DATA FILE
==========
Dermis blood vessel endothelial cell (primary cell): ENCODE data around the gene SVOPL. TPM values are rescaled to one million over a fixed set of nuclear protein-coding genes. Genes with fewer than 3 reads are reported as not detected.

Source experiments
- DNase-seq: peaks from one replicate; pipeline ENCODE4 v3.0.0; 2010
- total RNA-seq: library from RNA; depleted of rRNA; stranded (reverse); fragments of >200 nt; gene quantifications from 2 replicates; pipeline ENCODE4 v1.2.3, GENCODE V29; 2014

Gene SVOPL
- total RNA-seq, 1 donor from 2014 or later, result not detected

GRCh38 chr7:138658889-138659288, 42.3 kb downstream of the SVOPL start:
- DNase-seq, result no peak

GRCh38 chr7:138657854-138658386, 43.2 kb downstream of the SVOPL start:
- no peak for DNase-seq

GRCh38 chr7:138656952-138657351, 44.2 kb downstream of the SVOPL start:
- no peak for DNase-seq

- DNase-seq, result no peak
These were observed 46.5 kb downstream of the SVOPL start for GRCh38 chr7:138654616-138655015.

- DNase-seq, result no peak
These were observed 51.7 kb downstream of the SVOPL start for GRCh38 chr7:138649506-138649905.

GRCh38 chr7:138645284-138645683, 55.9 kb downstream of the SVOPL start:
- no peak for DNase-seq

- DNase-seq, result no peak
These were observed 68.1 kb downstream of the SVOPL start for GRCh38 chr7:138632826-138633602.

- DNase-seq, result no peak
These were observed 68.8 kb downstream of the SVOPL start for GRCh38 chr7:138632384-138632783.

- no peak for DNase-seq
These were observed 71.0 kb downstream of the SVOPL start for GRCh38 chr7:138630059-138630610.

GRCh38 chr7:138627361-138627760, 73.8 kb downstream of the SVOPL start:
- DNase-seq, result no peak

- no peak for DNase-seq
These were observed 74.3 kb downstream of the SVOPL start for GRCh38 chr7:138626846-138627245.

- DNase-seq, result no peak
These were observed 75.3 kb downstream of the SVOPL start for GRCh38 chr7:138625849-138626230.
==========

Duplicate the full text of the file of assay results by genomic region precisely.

Dermis blood vessel endothelial cell (primary cell): ENCODE data around the gene SVOPL. TPM values are rescaled to one million over a fixed set of nuclear protein-coding genes. Genes with fewer than 3 reads are reported as not detected.

Source experiments
- DNase-seq: peaks from one replicate; pipeline ENCODE4 v3.0.0; 2010
- total RNA-seq: library from RNA; depleted of rRNA; stranded (reverse); fragments of >200 nt; gene quantifications from 2 replicates; pipeline ENCODE4 v1.2.3, GENCODE V29; 2014

Gene SVOPL
- total RNA-seq, 1 donor from 2014 or later, result not detected

GRCh38 chr7:138658889-138659288, 42.3 kb downstream of the SVOPL start:
- DNase-seq, result no peak

GRCh38 chr7:138657854-138658386, 43.2 kb downstream of the SVOPL start:
- no peak for DNase-seq

GRCh38 chr7:138656952-138657351, 44.2 kb downstream of the SVOPL start:
- no peak for DNase-seq

- DNase-seq, result no peak
These were observed 46.5 kb downstream of the SVOPL start for GRCh38 chr7:138654616-138655015.

- DNase-seq, result no peak
These were observed 51.7 kb downstream of the SVOPL start for GRCh38 chr7:138649506-138649905.

GRCh38 chr7:138645284-138645683, 55.9 kb downstream of the SVOPL start:
- no peak for DNase-seq

- DNase-seq, result no peak
These were observed 68.1 kb downstream of the SVOPL start for GRCh38 chr7:138632826-138633602.

- DNase-seq, result no peak
These were observed 68.8 kb downstream of the SVOPL start for GRCh38 chr7:138632384-138632783.

- no peak for DNase-seq
These were observed 71.0 kb downstream of the SVOPL start for GRCh38 chr7:138630059-138630610.

GRCh38 chr7:138627361-138627760, 73.8 kb downstream of the SVOPL start:
- DNase-seq, result no peak

- no peak for DNase-seq
These were observed 74.3 kb downstream of the SVOPL start for GRCh38 chr7:138626846-138627245.

- DNase-seq, result no peak
These were observed 75.3 kb downstream of the SVOPL start for GRCh38 chr7:138625849-138626230.